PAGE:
Looking for a job
We are the NHS. We are recruiting. We are jobs.
If you decide to look for a job in the NHS, you should try to find out a few things before making your applications:
- what training there will be (some employers offer training programmes and apprenticeships)
- what opportunities are there for progression
- whether you can gain qualifications through the workplace, or through part-time study or distance learning
The best place to find jobs in the NHS is the NHS Jobs website. There are on average around 25,000 vacancies advertised every month, and you'll regularly find thousands advertised every day.
Take a look at the information below on where else you can find jobs in the NHS and across the health and care system.
You can also get some top tips on jobs applications and interviews.
- Where to look for jobs Expand / Collapse
NHS Jobs is the online recruitment service for the NHS in England and Wales and most NHS organisations advertise their jobs there. The website allows you to search for jobs in organisations that provide NHS healthcare based on keyword, location, job group etc. You can register to receive job alerts by email.
Vacancies in health may also be advertised:
- in local and national newspapers
- in health-related journals (although these tend to be for experienced workers)
- at recruitment agencies and through online recruitment sites
- on employer websites and noticeboards
If you are looking for job vacancies in Northern Ireland, Scotland or Wales, please visit our page about health careers information and job vacancies
- Job applications Expand / Collapse
When you’ve found a suitable vacancy:
- read the information about the job very carefully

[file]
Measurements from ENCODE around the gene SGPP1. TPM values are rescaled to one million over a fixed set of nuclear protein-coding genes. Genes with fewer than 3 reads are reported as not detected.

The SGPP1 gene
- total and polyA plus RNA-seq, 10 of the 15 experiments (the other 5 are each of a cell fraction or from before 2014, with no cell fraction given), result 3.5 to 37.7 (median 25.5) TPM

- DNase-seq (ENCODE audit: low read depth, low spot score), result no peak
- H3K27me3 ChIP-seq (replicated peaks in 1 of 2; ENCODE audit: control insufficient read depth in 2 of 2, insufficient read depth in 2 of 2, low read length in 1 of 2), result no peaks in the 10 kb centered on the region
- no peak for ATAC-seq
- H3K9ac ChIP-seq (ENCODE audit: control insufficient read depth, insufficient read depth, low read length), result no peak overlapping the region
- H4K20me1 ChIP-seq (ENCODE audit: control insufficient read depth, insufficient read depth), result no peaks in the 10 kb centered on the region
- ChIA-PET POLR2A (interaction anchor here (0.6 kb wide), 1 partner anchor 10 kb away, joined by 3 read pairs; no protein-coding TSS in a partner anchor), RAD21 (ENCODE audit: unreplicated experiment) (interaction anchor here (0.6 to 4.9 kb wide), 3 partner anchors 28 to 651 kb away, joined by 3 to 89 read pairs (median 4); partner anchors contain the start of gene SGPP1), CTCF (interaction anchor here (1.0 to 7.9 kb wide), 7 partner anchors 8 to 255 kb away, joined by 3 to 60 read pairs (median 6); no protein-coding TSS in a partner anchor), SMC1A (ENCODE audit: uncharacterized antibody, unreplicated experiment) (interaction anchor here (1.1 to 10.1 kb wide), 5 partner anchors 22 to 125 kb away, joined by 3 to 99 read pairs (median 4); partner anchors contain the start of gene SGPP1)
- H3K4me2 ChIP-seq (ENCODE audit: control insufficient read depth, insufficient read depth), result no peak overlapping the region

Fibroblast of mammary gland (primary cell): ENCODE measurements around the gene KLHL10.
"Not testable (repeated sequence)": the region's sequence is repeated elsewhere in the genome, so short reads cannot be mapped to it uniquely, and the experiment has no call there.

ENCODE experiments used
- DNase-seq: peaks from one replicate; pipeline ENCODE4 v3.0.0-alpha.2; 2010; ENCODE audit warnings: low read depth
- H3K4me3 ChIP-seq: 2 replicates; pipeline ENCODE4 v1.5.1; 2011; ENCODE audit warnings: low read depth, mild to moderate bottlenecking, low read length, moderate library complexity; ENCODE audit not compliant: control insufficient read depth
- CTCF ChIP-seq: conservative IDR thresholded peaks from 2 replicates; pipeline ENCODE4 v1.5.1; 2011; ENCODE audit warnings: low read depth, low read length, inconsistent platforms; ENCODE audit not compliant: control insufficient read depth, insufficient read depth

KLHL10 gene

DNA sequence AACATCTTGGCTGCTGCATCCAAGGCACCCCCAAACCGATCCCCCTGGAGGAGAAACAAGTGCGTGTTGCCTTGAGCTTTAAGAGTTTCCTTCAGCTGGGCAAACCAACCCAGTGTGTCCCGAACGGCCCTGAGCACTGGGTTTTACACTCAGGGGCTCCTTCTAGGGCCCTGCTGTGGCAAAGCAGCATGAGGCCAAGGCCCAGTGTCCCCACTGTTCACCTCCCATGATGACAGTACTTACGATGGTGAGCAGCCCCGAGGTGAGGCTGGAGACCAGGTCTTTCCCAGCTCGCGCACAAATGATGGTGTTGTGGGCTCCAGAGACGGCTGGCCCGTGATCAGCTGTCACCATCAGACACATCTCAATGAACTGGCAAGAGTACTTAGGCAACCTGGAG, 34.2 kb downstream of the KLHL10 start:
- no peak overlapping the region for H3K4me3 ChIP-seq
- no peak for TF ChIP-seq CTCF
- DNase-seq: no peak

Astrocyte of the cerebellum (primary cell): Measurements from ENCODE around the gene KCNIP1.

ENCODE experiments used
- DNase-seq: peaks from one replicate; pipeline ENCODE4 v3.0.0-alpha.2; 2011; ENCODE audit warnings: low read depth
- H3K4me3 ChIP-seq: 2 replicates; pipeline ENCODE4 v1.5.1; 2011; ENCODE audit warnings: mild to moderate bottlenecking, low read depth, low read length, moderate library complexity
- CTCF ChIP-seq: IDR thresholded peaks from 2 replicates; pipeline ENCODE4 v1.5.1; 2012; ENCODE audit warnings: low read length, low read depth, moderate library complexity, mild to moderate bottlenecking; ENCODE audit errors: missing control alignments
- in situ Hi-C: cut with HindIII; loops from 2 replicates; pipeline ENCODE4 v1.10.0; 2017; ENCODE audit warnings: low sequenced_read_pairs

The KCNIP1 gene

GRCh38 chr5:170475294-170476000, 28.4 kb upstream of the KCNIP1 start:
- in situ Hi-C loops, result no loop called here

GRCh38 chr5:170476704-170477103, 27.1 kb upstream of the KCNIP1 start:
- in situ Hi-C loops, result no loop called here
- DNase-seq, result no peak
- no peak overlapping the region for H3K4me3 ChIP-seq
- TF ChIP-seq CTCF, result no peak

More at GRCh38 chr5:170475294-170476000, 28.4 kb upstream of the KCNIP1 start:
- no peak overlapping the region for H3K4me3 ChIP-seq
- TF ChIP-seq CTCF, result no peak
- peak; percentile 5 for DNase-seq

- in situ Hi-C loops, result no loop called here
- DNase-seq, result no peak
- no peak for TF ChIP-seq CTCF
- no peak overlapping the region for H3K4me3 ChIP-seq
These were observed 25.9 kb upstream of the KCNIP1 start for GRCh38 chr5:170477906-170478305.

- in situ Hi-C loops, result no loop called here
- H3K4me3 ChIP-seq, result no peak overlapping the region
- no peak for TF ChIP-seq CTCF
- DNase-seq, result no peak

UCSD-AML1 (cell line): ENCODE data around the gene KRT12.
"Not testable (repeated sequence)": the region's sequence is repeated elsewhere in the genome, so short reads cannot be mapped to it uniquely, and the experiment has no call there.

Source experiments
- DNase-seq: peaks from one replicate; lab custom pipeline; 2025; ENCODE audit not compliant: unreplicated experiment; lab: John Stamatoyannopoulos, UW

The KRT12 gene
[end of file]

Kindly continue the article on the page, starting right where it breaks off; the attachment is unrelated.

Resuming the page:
- read the questions on the application form
- make sure that you match what they are looking for in the person specification for the job
- take your time to complete the form
- make sure that you emphasise what makes you suitable for the work
- mention any experience you have that will show your commitment and understanding of the work
- check your details and ask someone else to read it through
- Interviews Expand / Collapse
If you are invited for an interview:
- find out as much as you can about the employer, the role and the people who’ll be interviewing you if you’re given their names in advance
- take time to prepare, eg check out in advance where the interview will be held, decide what you are going to wear and what you will take with you
- think about the type of questions you may be asked and prepare some ideas to answer them
- listen to the questions carefully and take your time when answering
- take the opportunity to ask questions at the end
Be aware that as part of the recruitment process, you may be asked to take aptitude tests. You are likely to have a health assessment and criminal record check through the Disclosure and Barring Service.
If you’re applying for a role either directly in the NHS or in an organisation that provides NHS services you’ll be asked to show how you think the NHS values apply in your everyday work. Find out more about NHS values.
- Flexible work Expand / Collapse
Getting a permanent job is not the only way to work in the NHS. You can gain valuable experience by taking a temporary contract or considering temporary ‘bank’ work.
NHS Professionals (NHSP) is the leading provider of temporary workers for the NHS. They work in partnership with NHS trusts to manage temporary staffing banks on their behalf.